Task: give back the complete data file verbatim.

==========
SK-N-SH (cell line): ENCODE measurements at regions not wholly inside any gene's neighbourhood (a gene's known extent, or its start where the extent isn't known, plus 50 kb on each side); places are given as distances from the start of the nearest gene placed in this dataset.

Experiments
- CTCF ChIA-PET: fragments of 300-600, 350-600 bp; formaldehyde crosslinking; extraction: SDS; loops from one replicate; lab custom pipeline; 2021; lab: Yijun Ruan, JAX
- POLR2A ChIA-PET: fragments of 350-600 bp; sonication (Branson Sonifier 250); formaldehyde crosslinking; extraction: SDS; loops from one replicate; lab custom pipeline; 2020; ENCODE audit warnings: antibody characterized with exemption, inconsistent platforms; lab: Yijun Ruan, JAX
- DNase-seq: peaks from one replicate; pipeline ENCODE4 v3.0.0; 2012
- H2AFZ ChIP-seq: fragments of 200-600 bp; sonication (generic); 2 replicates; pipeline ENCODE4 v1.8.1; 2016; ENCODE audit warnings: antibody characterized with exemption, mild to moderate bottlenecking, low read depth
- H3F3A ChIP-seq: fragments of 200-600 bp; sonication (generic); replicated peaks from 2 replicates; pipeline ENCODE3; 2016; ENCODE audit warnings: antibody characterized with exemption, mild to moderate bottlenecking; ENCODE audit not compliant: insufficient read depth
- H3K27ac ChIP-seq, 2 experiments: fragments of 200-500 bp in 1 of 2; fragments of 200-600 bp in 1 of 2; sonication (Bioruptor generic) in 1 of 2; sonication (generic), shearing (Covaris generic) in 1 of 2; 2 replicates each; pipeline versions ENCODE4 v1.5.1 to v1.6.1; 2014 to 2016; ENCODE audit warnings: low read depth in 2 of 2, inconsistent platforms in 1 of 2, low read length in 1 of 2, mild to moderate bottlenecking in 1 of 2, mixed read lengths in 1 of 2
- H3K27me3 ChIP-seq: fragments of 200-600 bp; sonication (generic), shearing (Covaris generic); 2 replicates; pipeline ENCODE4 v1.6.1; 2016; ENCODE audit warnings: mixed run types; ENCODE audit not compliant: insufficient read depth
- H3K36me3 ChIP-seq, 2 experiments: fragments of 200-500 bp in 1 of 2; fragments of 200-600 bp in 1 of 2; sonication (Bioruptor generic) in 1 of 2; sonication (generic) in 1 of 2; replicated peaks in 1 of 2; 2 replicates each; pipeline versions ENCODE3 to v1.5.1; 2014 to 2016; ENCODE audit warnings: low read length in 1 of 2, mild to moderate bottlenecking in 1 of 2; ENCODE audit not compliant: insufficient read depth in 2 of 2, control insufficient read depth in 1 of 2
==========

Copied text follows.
SK-N-SH (cell line): ENCODE measurements at regions not wholly inside any gene's neighbourhood (a gene's known extent, or its start where the extent isn't known, plus 50 kb on each side); places are given as distances from the start of the nearest gene placed in this dataset.

Experiments
- CTCF ChIA-PET: fragments of 300-600, 350-600 bp; formaldehyde crosslinking; extraction: SDS; loops from one replicate; lab custom pipeline; 2021; lab: Yijun Ruan, JAX
- POLR2A ChIA-PET: fragments of 350-600 bp; sonication (Branson Sonifier 250); formaldehyde crosslinking; extraction: SDS; loops from one replicate; lab custom pipeline; 2020; ENCODE audit warnings: antibody characterized with exemption, inconsistent platforms; lab: Yijun Ruan, JAX
- DNase-seq: peaks from one replicate; pipeline ENCODE4 v3.0.0; 2012
- H2AFZ ChIP-seq: fragments of 200-600 bp; sonication (generic); 2 replicates; pipeline ENCODE4 v1.8.1; 2016; ENCODE audit warnings: antibody characterized with exemption, mild to moderate bottlenecking, low read depth
- H3F3A ChIP-seq: fragments of 200-600 bp; sonication (generic); replicated peaks from 2 replicates; pipeline ENCODE3; 2016; ENCODE audit warnings: antibody characterized with exemption, mild to moderate bottlenecking; ENCODE audit not compliant: insufficient read depth
- H3K27ac ChIP-seq, 2 experiments: fragments of 200-500 bp in 1 of 2; fragments of 200-600 bp in 1 of 2; sonication (Bioruptor generic) in 1 of 2; sonication (generic), shearing (Covaris generic) in 1 of 2; 2 replicates each; pipeline versions ENCODE4 v1.5.1 to v1.6.1; 2014 to 2016; ENCODE audit warnings: low read depth in 2 of 2, inconsistent platforms in 1 of 2, low read length in 1 of 2, mild to moderate bottlenecking in 1 of 2, mixed read lengths in 1 of 2
- H3K27me3 ChIP-seq: fragments of 200-600 bp; sonication (generic), shearing (Covaris generic); 2 replicates; pipeline ENCODE4 v1.6.1; 2016; ENCODE audit warnings: mixed run types; ENCODE audit not compliant: insufficient read depth
- H3K36me3 ChIP-seq, 2 experiments: fragments of 200-500 bp in 1 of 2; fragments of 200-600 bp in 1 of 2; sonication (Bioruptor generic) in 1 of 2; sonication (generic) in 1 of 2; replicated peaks in 1 of 2; 2 replicates each; pipeline versions ENCODE3 to v1.5.1; 2014 to 2016; ENCODE audit warnings: low read length in 1 of 2, mild to moderate bottlenecking in 1 of 2; ENCODE audit not compliant: insufficient read depth in 2 of 2, control insufficient read depth in 1 of 2